NFL Mock Draft:
Cleveland Browns: Sam Darnold, QB, USC (For everyone who says Josh Allen is the better pick, I respond by saying that trying to make up for mistakes of the past doesn't work in the NFL. Just because the Browns passed on the unknown quarterback from an irrelevant college a couple years ago, a.k.a. Carson Wentz, doesn't mean they should try to fix that by taking the prospect with the same background. Allen is nowhere near the prospect Wentz was, and Darnold has shown himself to be the most complete prospect in the draft. I like Baker Mayfield more than any other QB in this draft class, but all signs point to Darnold being the most appealing to NFL scouts).
New York Giants: Saquon Barkley, RB, Penn St. (Barkley is the most valuable player in this draft, and it's all because of how the NFL salary cap system works. I'm not going to get into that now, but I will in a different article).
New York Jets: Baker Mayfield, QB, Oklahoma (I think that Baker is the best QB in the class, because his leadership qualities and accuracy are hard to find in players straight out of college).
Cleveland Browns: Bradley Chubb, DE, NC State (Chubb is most likely the most impactful player available here, and a rotation of young, talented pass rushers for Cleveland will make the lives of AFC North quarterbacks much more difficult).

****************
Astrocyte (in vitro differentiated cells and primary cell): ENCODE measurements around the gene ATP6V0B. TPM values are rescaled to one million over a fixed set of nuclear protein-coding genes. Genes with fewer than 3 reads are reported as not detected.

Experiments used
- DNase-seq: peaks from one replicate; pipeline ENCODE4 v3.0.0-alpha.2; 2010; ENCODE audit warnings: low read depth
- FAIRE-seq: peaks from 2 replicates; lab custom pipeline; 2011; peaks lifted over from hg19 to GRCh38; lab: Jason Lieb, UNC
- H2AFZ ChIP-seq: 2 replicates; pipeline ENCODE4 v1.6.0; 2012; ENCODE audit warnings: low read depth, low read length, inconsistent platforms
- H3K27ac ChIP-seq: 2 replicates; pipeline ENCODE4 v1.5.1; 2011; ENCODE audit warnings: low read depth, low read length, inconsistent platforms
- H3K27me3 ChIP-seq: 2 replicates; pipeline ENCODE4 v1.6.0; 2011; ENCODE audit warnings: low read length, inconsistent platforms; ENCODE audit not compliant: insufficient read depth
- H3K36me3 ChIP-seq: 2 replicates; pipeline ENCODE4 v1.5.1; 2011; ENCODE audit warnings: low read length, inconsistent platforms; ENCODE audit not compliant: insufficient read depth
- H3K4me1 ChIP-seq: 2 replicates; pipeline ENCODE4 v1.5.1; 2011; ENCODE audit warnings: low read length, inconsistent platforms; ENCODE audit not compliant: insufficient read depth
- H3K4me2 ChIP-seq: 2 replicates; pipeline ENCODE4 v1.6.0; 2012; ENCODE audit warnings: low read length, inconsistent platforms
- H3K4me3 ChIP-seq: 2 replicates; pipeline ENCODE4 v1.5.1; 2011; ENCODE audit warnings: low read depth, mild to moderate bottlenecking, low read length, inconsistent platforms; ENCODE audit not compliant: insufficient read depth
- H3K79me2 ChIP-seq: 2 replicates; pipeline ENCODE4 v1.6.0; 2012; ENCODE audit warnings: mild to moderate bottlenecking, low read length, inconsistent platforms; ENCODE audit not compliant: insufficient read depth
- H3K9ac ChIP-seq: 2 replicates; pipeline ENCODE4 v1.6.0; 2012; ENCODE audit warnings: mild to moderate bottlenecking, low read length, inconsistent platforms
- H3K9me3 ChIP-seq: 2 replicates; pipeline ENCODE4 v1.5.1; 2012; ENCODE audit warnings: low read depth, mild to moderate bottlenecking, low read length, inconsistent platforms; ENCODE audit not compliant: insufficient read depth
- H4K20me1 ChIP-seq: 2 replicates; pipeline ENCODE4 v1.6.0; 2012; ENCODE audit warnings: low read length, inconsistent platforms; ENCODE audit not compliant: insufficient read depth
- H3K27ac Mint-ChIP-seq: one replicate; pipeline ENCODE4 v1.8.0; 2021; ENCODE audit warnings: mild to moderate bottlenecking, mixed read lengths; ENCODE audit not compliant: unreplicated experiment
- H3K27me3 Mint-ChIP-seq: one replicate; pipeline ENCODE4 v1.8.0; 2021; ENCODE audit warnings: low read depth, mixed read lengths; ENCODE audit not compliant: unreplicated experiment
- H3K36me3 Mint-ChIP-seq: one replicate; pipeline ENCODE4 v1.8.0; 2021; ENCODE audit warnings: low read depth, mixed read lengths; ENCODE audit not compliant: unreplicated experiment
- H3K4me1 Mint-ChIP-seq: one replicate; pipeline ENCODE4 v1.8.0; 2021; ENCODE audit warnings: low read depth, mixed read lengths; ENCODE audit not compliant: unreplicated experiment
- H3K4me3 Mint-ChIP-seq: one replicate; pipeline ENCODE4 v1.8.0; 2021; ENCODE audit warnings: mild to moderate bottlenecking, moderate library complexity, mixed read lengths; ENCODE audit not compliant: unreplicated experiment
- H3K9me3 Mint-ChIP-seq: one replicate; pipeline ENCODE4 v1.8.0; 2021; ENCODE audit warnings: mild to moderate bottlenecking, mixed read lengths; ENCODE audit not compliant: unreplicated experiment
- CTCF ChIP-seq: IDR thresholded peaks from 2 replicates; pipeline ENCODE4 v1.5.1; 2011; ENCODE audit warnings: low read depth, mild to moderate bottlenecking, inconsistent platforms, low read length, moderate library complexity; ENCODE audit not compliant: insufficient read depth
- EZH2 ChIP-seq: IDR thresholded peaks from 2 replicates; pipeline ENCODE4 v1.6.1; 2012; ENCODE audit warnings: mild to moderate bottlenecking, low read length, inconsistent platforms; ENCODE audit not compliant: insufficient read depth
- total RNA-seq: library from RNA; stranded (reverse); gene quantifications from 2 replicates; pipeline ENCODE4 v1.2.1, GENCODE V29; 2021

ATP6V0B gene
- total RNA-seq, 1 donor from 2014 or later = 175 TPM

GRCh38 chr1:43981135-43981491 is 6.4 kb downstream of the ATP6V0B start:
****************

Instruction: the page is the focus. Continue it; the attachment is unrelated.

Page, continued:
Denver Broncos: Quenton Nelson, OG, Notre Dame (John Elway and Gary Kubiak both liked Case Keenum out of college, so what's to say that their signing of him this free agency wasn't just a placeholder for their QB of the future. Denver has the talent to win now, so by fixing a below average offensive line with a player that many consider the safest pick in the draft, Keenum will now have more security and play better football).
Buffalo Bills (Trade With Colts): Josh Rosen, QB, UCLA (I like Rosen, despite his controversy, and I think that with Buffalo's solid offensive line he'll have less to worry about in the injury department. Also, Rosen is pretty NFL ready, and since Buffalo proved they were a playoff team last year, a better QB could mean making it further into the postseason).
Tampa Bay Buccaneers: Minkah Fitzpatrick, DB, Alabama (I think that Fitzpatrick is the most NFL ready and versatile defensive back in this draft, and as he said after the NFL Combine, "The tape speaks for itself").
Chicago Bears: Denzel Ward, CB, Ohio State (Denzel Ward is the best pure cornerback in this draft, and I think that the Bears understand that to put less pressure on Mitch Trubisky, they need to have a solid defense).
San Francisco 49ers: Calvin Ridley, WR, Alabama (Kyle Shanahan did a lot for Jimmy Garoppolo last year with very little talent on the offensive side of the ball. Now that the defense has been upgraded with the likes of Richard Sherman, it's time for Shanahan to beef up the offense).
Oakland Raiders: Roquan Smith, LB, Georgia (The Raiders defense is atrocious, so they had to do something for this side of the ball. Smith is an incredible leader and playmaker who will help the front seven, which as of right now is only respectable because of Khalil Mack).